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Share Name Share Symbol Market Type Share ISIN Share Description
Vpc Specialty Lending Investments Plc LSE:VSL London Ordinary Share GB00BVG6X439 ORD GBP0.01
  Price Change % Change Share Price Bid Price Offer Price High Price Low Price Open Price Shares Traded Last Trade
  -0.60 -0.7% 85.40 85.40 86.60 87.00 85.00 87.00 197,077 16:35:20
Industry Sector Turnover (m) Profit (m) EPS - Basic PE Ratio Market Cap (m)
General Financial 46.7 27.1 8.1 10.5 265

Vpc Specialty Lending In... Share Discussion Threads

Showing 501 to 525 of 775 messages
Chat Pages: 31  30  29  28  27  26  25  24  23  22  21  20  Older
DateSubjectAuthorDiscuss
02/7/2020
18:46
I haven't checked in detail but I think you'll find that his holding has (mostly) gone up because of all the recent buybacks. VPC have bought back over 5% of shares recently meaning his 18.12% would have increased by almost 1% without any buying activity on his part. Even so, he has bought some and now owns 19.4%.
redhill9
02/7/2020
18:11
"Perhaps inadvertently", on purpose.
eeza
02/7/2020
17:48
As the buy back continues and Richard Levy continues to buy an offer becomes more likely when/if a key threshold is crossed perhaps inadvertently.
a0002577
30/6/2020
10:08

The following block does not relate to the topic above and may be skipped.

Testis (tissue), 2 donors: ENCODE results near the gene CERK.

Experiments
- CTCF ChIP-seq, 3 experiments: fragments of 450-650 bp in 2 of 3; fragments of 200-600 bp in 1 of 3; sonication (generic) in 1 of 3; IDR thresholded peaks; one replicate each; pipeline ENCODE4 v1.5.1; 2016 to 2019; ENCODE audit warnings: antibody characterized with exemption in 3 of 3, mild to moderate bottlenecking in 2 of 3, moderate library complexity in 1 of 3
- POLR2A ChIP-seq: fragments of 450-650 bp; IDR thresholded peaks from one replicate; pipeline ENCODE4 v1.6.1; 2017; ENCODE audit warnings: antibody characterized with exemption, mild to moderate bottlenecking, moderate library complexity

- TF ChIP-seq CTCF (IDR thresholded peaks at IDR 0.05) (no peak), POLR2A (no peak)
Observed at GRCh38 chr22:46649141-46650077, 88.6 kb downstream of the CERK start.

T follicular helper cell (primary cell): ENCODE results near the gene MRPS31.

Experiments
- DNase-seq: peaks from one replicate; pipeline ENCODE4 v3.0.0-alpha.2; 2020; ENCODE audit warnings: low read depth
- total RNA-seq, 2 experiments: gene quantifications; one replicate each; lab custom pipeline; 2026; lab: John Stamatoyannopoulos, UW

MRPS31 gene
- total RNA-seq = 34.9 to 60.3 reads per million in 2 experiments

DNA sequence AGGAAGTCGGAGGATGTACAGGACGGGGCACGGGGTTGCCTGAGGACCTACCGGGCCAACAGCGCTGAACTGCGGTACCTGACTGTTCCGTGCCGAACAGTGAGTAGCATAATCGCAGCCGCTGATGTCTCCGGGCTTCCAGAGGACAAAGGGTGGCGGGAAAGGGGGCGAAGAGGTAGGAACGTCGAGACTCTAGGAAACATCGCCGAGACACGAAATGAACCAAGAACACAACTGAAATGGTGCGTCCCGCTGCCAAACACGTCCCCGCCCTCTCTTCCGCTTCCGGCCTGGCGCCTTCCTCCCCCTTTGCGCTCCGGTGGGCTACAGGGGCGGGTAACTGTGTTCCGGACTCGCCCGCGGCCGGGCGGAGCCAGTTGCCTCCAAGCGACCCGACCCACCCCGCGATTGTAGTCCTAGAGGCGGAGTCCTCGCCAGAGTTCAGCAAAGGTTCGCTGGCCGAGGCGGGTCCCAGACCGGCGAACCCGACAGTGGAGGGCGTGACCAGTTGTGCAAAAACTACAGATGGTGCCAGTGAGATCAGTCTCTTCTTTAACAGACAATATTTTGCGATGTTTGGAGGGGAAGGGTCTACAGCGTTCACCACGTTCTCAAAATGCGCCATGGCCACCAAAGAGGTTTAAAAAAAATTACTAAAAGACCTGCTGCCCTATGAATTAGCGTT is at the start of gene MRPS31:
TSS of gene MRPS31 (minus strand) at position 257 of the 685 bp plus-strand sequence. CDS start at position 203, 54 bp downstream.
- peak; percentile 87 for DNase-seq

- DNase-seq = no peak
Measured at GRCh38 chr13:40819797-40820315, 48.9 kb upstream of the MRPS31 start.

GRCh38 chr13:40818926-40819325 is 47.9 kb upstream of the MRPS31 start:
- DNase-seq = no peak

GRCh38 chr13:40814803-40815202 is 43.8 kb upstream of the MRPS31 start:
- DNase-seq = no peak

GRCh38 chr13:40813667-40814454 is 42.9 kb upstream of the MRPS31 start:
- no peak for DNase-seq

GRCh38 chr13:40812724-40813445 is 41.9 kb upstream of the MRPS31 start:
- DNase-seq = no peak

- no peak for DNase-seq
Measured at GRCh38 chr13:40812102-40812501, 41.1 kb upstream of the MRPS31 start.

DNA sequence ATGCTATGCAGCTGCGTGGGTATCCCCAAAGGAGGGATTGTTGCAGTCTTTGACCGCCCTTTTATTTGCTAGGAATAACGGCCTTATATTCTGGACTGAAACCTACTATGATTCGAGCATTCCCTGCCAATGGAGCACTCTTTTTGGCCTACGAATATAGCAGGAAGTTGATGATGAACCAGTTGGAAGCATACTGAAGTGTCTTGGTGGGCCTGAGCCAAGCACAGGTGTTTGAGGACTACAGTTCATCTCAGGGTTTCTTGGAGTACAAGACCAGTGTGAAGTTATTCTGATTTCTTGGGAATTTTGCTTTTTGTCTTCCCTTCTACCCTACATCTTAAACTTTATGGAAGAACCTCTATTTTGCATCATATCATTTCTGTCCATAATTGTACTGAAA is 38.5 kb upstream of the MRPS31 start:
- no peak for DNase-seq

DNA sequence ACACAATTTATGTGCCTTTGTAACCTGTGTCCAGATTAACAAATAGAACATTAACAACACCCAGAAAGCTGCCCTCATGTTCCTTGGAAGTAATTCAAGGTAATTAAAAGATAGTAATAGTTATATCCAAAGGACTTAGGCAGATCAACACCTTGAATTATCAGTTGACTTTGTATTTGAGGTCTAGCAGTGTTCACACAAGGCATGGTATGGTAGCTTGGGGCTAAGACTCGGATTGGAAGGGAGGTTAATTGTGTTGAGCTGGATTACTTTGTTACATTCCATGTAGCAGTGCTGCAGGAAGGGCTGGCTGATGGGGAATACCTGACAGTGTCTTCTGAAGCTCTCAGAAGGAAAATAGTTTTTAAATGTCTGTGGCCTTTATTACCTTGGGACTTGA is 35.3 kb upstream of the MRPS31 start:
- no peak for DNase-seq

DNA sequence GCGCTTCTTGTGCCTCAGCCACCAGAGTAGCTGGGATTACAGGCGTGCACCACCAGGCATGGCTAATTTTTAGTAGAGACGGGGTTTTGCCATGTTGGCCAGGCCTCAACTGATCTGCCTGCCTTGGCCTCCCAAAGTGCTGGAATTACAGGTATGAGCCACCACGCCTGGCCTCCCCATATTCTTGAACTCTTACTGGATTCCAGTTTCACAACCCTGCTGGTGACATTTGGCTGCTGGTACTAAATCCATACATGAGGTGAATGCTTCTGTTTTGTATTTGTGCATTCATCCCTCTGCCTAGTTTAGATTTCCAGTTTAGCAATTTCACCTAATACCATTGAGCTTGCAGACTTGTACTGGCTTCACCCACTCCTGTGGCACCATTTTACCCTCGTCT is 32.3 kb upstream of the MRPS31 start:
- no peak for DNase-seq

Liberum; No impact expected from administration of Elevate Credit's UK subsidiary Mkt Cap £198m | Prem/(disc) -23.2% | Div yield 11.7% Event The UK subsidiary of Elevate Credit has been placed into administration. The subsidiary, Elevate Credit International Ltd, represents less than 5% of Elevate's overall business. VSL's exposure to the UK subsidiary was 1.2% of NAV at 31 May 2020 (£3.2m). VSL does not expect any impact on NAV as the investment is secured on a pool of loans and also benefits from a guarantee from the Elevate US parent company. Liberum view Elevate Credit International provided consumer loans in the UK under the brand Sunny Loans. The decision to put the company into administration has occurred because of increased regulatory pressure in the UK and the impact of Covid-19. In Elevate's statement yesterday, the US parent outlined that its only remaining exposure to the UK subsidiary will be its guarantee to repay the outstanding debt of £10.2m. At 31 May, the UK subsidiary had £11m in cash with loans receivable of £11m also (net of the allowance for loan losses).